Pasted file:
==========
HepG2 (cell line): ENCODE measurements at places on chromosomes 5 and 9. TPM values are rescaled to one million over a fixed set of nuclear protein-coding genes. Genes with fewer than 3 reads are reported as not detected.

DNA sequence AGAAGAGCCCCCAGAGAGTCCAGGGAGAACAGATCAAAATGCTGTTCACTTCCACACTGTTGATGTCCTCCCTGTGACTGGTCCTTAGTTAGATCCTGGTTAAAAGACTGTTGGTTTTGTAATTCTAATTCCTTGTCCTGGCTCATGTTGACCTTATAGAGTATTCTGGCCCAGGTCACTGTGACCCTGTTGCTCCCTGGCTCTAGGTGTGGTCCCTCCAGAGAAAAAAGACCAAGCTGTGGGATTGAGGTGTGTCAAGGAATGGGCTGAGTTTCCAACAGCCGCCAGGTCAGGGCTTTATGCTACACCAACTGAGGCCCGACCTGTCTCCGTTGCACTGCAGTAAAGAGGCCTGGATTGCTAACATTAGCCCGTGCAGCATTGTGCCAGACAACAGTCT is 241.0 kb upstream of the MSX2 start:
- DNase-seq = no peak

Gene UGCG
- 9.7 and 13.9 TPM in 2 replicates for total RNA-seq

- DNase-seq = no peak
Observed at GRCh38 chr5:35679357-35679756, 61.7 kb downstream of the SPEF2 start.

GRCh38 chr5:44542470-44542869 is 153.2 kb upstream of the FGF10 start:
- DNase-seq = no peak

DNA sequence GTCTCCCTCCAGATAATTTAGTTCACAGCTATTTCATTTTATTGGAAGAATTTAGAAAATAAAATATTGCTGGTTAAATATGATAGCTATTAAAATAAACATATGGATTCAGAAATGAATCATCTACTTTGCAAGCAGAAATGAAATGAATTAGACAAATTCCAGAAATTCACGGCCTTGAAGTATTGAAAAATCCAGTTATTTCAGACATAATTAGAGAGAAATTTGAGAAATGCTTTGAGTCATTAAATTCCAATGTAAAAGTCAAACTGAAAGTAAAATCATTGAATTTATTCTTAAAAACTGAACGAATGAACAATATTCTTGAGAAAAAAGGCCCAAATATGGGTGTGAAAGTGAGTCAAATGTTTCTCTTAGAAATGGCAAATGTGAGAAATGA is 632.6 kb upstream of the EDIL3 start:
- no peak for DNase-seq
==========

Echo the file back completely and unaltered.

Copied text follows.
HepG2 (cell line): ENCODE measurements at places on chromosomes 5 and 9. TPM values are rescaled to one million over a fixed set of nuclear protein-coding genes. Genes with fewer than 3 reads are reported as not detected.

DNA sequence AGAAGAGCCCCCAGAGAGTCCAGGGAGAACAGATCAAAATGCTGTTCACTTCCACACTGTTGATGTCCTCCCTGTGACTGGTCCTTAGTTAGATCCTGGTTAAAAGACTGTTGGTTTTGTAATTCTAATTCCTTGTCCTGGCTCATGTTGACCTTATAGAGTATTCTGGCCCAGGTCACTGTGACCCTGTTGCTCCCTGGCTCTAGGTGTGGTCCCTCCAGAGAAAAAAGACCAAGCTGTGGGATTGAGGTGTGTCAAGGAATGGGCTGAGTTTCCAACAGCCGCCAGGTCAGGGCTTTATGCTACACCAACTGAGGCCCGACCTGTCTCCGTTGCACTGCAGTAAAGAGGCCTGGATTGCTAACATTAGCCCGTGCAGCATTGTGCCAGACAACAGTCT is 241.0 kb upstream of the MSX2 start:
- DNase-seq = no peak

Gene UGCG
- 9.7 and 13.9 TPM in 2 replicates for total RNA-seq

- DNase-seq = no peak
Observed at GRCh38 chr5:35679357-35679756, 61.7 kb downstream of the SPEF2 start.

GRCh38 chr5:44542470-44542869 is 153.2 kb upstream of the FGF10 start:
- DNase-seq = no peak

DNA sequence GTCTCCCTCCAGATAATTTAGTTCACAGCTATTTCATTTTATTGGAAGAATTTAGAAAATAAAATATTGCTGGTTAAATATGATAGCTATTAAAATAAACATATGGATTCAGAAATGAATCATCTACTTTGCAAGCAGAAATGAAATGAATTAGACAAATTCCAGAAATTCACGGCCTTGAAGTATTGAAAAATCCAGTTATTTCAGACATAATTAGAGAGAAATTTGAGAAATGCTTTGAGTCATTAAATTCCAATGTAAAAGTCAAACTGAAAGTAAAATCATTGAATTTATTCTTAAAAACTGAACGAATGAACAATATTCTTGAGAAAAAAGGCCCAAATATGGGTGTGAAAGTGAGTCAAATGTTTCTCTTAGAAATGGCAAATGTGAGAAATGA is 632.6 kb upstream of the EDIL3 start:
- no peak for DNase-seq